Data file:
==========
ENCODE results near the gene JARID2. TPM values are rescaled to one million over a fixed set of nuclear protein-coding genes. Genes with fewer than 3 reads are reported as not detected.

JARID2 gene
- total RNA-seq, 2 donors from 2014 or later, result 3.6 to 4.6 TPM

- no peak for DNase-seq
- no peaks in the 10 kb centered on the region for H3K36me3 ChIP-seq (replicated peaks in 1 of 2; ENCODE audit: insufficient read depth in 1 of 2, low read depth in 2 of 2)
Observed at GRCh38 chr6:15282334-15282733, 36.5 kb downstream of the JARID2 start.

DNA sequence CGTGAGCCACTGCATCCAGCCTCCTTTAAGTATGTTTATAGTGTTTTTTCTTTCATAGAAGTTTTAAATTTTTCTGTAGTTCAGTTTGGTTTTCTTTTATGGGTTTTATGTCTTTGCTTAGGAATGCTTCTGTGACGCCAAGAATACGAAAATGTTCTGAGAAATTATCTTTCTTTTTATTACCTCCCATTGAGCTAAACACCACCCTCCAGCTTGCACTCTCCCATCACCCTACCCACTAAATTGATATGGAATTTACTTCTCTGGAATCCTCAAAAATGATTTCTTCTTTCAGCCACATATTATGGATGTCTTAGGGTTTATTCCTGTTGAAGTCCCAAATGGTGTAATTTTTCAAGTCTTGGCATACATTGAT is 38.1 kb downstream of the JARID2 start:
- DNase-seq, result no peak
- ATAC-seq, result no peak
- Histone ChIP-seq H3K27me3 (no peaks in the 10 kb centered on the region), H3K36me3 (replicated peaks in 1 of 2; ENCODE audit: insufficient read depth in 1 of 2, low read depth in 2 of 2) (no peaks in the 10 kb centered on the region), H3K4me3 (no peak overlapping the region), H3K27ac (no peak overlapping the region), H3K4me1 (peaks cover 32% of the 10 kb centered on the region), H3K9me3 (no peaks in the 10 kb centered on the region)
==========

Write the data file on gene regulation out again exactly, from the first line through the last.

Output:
ENCODE results near the gene JARID2. TPM values are rescaled to one million over a fixed set of nuclear protein-coding genes. Genes with fewer than 3 reads are reported as not detected.

JARID2 gene
- total RNA-seq, 2 donors from 2014 or later, result 3.6 to 4.6 TPM

- no peak for DNase-seq
- no peaks in the 10 kb centered on the region for H3K36me3 ChIP-seq (replicated peaks in 1 of 2; ENCODE audit: insufficient read depth in 1 of 2, low read depth in 2 of 2)
Observed at GRCh38 chr6:15282334-15282733, 36.5 kb downstream of the JARID2 start.

DNA sequence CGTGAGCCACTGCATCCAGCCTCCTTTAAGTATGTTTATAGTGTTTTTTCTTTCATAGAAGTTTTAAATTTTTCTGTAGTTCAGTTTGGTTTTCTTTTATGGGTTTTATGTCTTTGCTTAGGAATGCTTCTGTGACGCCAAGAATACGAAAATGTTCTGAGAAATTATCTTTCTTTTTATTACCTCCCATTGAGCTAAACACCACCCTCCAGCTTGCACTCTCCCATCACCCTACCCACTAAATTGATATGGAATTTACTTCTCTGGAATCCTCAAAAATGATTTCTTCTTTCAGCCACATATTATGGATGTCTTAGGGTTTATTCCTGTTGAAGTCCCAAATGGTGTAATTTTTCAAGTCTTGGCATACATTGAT is 38.1 kb downstream of the JARID2 start:
- DNase-seq, result no peak
- ATAC-seq, result no peak
- Histone ChIP-seq H3K27me3 (no peaks in the 10 kb centered on the region), H3K36me3 (replicated peaks in 1 of 2; ENCODE audit: insufficient read depth in 1 of 2, low read depth in 2 of 2) (no peaks in the 10 kb centered on the region), H3K4me3 (no peak overlapping the region), H3K27ac (no peak overlapping the region), H3K4me1 (peaks cover 32% of the 10 kb centered on the region), H3K9me3 (no peaks in the 10 kb centered on the region)